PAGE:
Christmas in Venezuela is celebrated with a number of religious and traditional customs. Since a majority here follows Roman Catholicism, celebrating the birth of baby Jesus is an important part of the festivities. Christmas is the main holiday during which Venezuelan families get together and celebrate.
The religious celebrations commence more than a week before on 16th of December with masses every morning through to December 24th, when the midnight service (Misa de Gallo) is held. In the capital city of Caracas, it is customary to roller-skate to this service and many neighborhoods close the streets to cars until 8 in the morning
The main celebration begins on Christmas Eve. Families and friends come together to enjoy the traditional holiday meal comprising ‘hallacas’, long breads filled with cooked ham and raisins known as ‘pan de jamón’ and ‘dulce de lechoza’, a dessert made of green papaya and brown sugar, cooked bit by bit for hours and served cold.
Christmas trees are put up and adorned in most homes. The most indisputable Venezuelan convention, however, is the displaying of a nacimiento (Nativity scene). The pesebre is a more refined version of nacimiento, sometimes becoming a real piece of art by its own right. Representing an entire region with mountains, hills, plains and valley, it has a replica of the manger at Bethlehem in the centre.
Children wake up to find their gifts around the Nacimiento or the Christmas tree on Christmas morning. According to the Venezuelan tradition, it is the Child Jesus who brings gifts to the Venezuelan children instead of Santa Claus.
Music is an important part of the celebrations and traditional songs called aguinaldos are played at this time. In the olden days, the aguinaldos singers (called aguinalderos) would go home to home singing songs and playing traditional instruments.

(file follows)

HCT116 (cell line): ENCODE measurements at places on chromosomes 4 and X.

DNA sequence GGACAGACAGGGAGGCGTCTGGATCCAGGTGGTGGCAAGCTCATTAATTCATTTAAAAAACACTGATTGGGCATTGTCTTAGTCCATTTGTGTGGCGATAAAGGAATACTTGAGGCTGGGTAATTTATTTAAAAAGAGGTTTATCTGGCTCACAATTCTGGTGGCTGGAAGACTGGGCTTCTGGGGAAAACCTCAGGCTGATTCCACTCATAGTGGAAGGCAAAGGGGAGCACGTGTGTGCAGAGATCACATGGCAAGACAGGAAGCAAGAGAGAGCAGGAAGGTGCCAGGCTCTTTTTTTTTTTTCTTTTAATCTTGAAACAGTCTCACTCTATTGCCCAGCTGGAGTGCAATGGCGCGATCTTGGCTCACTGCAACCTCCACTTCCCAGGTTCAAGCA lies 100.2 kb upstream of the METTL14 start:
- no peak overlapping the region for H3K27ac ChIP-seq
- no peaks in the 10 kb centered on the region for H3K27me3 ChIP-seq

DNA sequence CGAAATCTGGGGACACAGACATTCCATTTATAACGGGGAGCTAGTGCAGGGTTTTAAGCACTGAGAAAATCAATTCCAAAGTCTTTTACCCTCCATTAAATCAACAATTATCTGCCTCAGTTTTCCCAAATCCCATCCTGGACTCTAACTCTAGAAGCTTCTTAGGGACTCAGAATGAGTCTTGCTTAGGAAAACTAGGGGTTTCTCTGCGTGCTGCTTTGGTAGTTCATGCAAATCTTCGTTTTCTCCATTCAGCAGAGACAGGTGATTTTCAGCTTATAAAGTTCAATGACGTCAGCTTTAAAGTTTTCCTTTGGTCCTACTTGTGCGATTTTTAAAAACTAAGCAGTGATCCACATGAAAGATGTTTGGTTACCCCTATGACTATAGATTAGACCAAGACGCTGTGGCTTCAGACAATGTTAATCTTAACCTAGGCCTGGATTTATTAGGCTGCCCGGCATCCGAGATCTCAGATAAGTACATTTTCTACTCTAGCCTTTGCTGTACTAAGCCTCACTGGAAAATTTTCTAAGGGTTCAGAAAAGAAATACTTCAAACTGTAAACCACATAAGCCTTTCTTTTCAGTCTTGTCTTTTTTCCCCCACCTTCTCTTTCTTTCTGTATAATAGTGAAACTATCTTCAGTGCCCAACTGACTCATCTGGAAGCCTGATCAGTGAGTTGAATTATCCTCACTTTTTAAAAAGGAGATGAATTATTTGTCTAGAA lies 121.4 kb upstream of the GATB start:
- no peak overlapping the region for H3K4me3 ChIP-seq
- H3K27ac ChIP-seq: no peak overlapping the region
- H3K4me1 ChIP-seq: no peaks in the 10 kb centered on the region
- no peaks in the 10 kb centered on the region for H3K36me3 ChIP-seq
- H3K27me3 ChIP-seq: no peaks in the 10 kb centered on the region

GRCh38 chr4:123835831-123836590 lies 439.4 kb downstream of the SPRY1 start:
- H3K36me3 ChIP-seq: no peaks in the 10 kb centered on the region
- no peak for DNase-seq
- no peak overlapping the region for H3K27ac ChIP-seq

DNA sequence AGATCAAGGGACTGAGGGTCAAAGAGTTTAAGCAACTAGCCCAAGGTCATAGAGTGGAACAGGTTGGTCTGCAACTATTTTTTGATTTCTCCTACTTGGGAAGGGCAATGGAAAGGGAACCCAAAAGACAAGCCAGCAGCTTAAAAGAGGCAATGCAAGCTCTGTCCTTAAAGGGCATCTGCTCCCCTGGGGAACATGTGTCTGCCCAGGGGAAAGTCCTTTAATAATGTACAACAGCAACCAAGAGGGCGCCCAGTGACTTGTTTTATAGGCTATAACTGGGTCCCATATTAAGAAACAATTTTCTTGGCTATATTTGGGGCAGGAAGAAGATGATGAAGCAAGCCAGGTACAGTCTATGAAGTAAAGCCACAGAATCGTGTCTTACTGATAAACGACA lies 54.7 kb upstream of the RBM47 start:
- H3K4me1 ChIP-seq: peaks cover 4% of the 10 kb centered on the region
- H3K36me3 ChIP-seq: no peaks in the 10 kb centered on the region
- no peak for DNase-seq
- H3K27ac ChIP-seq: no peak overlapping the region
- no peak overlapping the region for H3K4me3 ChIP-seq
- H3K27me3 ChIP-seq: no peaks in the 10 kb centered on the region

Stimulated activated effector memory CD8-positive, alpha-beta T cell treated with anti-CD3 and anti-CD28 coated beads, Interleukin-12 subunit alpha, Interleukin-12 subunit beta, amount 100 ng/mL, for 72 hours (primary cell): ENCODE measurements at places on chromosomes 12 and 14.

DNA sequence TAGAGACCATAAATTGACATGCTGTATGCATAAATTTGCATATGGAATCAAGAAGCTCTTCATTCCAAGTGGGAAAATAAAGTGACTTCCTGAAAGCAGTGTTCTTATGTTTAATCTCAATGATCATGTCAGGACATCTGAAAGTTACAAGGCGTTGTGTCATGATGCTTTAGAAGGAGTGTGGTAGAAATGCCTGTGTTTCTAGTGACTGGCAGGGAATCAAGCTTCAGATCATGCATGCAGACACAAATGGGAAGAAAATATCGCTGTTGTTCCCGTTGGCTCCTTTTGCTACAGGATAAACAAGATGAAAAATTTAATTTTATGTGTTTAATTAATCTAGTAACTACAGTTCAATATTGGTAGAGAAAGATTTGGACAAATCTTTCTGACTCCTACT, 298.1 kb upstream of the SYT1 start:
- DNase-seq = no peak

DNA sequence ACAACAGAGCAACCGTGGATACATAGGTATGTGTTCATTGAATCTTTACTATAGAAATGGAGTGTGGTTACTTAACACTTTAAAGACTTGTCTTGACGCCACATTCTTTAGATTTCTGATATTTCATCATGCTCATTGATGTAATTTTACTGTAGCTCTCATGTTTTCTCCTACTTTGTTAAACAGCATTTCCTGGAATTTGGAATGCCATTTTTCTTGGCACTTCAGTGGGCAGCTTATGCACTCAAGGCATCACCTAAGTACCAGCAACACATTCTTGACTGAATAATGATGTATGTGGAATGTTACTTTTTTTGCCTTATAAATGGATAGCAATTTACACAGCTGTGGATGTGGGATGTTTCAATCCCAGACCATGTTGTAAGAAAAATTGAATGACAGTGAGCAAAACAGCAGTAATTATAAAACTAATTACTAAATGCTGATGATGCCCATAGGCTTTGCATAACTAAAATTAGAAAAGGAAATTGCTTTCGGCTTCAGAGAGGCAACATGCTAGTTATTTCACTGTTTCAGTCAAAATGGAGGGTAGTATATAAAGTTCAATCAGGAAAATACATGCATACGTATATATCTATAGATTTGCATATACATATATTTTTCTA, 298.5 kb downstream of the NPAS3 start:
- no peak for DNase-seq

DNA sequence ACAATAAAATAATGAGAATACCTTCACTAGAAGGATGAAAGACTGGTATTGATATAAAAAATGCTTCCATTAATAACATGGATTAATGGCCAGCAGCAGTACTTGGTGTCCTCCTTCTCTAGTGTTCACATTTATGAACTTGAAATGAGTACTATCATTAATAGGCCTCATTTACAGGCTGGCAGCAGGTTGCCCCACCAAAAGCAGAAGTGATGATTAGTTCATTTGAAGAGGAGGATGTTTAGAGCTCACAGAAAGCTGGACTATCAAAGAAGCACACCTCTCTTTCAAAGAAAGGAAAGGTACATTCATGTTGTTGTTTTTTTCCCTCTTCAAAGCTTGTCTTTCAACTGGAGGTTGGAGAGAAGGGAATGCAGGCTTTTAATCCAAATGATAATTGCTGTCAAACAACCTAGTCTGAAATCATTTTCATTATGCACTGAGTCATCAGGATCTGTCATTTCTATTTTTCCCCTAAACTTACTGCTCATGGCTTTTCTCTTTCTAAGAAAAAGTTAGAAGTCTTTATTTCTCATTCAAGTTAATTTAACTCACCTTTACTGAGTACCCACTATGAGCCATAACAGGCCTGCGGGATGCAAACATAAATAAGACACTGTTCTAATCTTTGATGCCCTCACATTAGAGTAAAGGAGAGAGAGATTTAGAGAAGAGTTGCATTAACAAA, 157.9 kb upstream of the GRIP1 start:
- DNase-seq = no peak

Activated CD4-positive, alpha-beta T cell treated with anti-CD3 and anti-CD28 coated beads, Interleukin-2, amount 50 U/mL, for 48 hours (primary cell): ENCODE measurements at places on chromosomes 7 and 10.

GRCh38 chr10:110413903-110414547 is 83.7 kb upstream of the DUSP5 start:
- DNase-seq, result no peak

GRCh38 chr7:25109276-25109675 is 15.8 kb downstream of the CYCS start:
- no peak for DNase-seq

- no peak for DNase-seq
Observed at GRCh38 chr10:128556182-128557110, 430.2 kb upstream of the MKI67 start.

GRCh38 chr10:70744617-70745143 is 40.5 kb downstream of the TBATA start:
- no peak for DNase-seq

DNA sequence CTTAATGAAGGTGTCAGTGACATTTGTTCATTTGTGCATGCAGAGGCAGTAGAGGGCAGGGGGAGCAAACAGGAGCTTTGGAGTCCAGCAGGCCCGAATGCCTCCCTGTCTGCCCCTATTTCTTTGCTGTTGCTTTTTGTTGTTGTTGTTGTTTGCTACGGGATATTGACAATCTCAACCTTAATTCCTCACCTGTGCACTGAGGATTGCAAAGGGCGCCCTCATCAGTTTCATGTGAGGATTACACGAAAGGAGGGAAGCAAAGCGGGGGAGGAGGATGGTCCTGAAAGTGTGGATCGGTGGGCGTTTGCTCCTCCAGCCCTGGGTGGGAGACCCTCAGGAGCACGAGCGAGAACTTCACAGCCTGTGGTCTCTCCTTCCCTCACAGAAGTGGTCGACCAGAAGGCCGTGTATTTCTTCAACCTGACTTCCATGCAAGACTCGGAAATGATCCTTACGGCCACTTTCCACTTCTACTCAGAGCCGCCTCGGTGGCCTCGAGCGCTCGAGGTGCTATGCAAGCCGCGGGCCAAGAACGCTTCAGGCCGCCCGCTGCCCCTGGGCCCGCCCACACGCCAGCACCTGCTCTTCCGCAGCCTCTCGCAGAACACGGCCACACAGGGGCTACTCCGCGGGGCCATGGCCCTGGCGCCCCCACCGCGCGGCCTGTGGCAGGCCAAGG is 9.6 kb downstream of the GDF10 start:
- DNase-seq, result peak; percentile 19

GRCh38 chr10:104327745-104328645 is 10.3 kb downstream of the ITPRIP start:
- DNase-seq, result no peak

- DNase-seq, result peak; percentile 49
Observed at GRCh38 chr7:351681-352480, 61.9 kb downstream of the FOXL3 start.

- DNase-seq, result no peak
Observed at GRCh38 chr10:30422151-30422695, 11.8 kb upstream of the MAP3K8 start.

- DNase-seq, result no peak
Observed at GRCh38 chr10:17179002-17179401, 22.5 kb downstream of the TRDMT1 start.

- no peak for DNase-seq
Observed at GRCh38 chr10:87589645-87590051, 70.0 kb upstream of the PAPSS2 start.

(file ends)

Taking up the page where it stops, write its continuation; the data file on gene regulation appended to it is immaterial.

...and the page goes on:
Some fun facts about Venezuela to know the country better:
- Venezuela nurtures one of the largest waterfalls in the world, Angel Falls.
- There are only two seasons in Eastern Venezuela: hot and dry, and hot and wet.
- Hot showers are difficult to find in Venezuela.
- The official name of Venezuela is ‘Bolivarian Republic of Venezuela’. Venezuela got independence from Spain in 1811 and became an independent republic in 1821. The main languages spoken here include Spanish and its indigenous dialects.
- Venezuela is one of the most urbanized countries in Latin America. It is also one of the oldest democracies in South America.
- This country is immensely rich in biodiversity. Canaima National Park is one of the largest national parks in the world and Lake Maracaibo is regarded as the largest lake in South America. The country’s highest point is at Pico Bolivar (5000 m.).
- Venezuela was first found by Christopher Columbus.
- Venezuela literally means ‘Little Venice’. The country was so named by its explorers because of its resemblance to Venice.
- Slavery was abolished here in 1854.
- Venezuela was one of the founding members of OPEC. It has the largest proven oil reserves in the Western Hemisphere and the second largest natural gas reserves.
- The petroleum industry accounts for half of the revenue of the Venezuelan government.
There is a lot more about this country that you’d like to know as you go visit this beautiful Latin American country inhabited by beautiful people (literally!).